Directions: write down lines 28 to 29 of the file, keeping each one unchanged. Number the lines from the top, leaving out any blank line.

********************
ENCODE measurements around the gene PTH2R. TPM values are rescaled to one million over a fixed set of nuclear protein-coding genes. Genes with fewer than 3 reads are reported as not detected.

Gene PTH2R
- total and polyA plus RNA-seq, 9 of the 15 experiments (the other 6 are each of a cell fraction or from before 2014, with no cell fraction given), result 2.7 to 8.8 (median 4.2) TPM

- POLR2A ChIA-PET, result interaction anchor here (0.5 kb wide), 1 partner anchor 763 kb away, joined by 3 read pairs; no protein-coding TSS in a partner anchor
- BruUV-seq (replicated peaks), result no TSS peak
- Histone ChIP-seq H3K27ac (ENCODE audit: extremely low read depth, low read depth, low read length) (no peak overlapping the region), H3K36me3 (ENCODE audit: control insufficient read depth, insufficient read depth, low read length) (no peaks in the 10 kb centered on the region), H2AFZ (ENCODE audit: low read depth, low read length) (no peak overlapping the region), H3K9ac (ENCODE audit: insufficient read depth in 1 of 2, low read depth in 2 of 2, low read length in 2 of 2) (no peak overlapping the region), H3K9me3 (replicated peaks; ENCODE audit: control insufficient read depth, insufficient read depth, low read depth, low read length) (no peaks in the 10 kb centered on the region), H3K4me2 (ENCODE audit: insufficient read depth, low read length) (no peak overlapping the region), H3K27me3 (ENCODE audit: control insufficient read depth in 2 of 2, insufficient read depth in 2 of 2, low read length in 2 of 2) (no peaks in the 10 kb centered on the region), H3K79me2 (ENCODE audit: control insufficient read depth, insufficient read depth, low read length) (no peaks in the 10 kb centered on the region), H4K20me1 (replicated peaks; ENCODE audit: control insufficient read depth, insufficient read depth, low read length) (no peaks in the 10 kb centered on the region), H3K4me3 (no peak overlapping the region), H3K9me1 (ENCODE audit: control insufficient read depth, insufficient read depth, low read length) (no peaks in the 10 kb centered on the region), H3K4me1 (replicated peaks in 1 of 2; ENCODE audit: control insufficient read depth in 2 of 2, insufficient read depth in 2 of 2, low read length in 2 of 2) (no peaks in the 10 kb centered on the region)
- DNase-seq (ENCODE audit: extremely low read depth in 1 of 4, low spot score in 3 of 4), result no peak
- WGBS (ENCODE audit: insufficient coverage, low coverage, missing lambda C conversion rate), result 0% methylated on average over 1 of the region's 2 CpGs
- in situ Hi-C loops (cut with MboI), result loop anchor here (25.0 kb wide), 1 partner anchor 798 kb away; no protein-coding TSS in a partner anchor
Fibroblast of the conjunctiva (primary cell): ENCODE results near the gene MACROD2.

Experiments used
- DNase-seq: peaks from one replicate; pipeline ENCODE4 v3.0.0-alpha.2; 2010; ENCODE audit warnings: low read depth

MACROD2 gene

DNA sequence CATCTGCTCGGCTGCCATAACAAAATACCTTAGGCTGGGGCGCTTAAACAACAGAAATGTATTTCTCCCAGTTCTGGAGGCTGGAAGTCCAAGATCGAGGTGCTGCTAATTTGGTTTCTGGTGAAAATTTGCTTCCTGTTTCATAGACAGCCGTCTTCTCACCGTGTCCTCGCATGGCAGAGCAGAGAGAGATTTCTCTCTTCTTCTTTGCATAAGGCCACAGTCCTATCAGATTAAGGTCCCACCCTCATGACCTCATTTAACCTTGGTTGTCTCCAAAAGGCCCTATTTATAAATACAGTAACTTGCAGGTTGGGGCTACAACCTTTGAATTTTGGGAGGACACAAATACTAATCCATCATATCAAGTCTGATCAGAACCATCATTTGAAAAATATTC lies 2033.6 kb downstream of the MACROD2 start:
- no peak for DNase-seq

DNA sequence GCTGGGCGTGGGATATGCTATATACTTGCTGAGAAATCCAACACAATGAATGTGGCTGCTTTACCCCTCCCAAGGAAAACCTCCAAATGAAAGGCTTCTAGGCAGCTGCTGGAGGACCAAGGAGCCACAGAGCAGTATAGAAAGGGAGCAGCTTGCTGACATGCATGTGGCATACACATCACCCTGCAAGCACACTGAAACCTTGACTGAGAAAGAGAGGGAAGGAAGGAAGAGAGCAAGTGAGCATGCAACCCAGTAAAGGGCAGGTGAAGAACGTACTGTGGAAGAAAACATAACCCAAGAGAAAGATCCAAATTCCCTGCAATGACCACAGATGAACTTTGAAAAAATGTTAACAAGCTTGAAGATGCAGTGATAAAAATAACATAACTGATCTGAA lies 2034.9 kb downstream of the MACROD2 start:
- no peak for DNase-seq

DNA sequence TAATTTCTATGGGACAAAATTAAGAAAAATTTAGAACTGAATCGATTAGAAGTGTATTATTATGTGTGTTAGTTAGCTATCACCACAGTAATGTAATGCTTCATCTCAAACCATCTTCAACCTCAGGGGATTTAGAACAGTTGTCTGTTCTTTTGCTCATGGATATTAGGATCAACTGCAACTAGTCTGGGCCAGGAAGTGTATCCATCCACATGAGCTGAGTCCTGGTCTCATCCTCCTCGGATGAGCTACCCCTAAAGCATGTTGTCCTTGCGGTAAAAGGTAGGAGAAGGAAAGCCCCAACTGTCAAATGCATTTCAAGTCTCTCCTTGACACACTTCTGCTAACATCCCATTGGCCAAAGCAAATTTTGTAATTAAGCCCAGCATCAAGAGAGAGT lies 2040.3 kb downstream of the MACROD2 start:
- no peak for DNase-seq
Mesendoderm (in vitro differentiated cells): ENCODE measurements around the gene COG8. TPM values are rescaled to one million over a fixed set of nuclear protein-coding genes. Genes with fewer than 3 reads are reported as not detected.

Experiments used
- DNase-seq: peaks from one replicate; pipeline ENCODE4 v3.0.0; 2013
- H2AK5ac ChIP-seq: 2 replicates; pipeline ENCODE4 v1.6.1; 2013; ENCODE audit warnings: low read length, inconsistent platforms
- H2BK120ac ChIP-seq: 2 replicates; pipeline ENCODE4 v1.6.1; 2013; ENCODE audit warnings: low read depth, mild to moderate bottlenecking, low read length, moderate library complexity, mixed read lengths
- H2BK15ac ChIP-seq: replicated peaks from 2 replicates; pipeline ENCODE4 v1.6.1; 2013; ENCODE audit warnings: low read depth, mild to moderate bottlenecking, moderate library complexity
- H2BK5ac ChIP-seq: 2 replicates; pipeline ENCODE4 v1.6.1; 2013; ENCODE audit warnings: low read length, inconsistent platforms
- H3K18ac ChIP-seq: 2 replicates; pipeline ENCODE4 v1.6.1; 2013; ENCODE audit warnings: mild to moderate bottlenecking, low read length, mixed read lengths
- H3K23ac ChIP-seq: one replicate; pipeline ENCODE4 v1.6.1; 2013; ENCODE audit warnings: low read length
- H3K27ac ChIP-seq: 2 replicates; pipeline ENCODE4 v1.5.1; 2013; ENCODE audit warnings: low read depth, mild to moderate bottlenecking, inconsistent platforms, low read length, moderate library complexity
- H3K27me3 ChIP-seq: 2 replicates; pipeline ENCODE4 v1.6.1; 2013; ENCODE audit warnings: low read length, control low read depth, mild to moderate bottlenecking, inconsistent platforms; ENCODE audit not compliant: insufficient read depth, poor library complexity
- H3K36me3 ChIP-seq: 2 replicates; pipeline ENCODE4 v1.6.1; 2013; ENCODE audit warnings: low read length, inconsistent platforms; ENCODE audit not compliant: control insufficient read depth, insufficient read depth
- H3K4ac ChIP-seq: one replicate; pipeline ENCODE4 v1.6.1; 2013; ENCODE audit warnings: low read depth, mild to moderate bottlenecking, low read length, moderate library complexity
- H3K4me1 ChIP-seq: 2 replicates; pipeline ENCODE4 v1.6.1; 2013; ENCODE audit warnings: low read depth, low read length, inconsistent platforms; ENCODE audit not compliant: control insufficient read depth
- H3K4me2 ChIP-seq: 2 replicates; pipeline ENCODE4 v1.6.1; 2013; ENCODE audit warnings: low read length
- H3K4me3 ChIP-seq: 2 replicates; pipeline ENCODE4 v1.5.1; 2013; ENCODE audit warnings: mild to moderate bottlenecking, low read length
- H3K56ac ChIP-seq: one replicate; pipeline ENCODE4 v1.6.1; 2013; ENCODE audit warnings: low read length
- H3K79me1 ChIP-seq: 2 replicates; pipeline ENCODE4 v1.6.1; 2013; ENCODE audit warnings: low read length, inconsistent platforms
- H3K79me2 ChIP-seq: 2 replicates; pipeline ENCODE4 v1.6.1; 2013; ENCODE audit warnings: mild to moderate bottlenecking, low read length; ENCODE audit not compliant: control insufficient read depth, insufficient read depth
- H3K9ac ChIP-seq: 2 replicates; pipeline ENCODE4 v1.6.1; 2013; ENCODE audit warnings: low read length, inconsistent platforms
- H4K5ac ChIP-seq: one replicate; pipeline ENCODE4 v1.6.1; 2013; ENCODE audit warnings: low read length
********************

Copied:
- H3K23ac ChIP-seq: one replicate; pipeline ENCODE4 v1.6.1; 2013; ENCODE audit warnings: low read length
- H3K27ac ChIP-seq: 2 replicates; pipeline ENCODE4 v1.5.1; 2013; ENCODE audit warnings: low read depth, mild to moderate bottlenecking, inconsistent platforms, low read length, moderate library complexity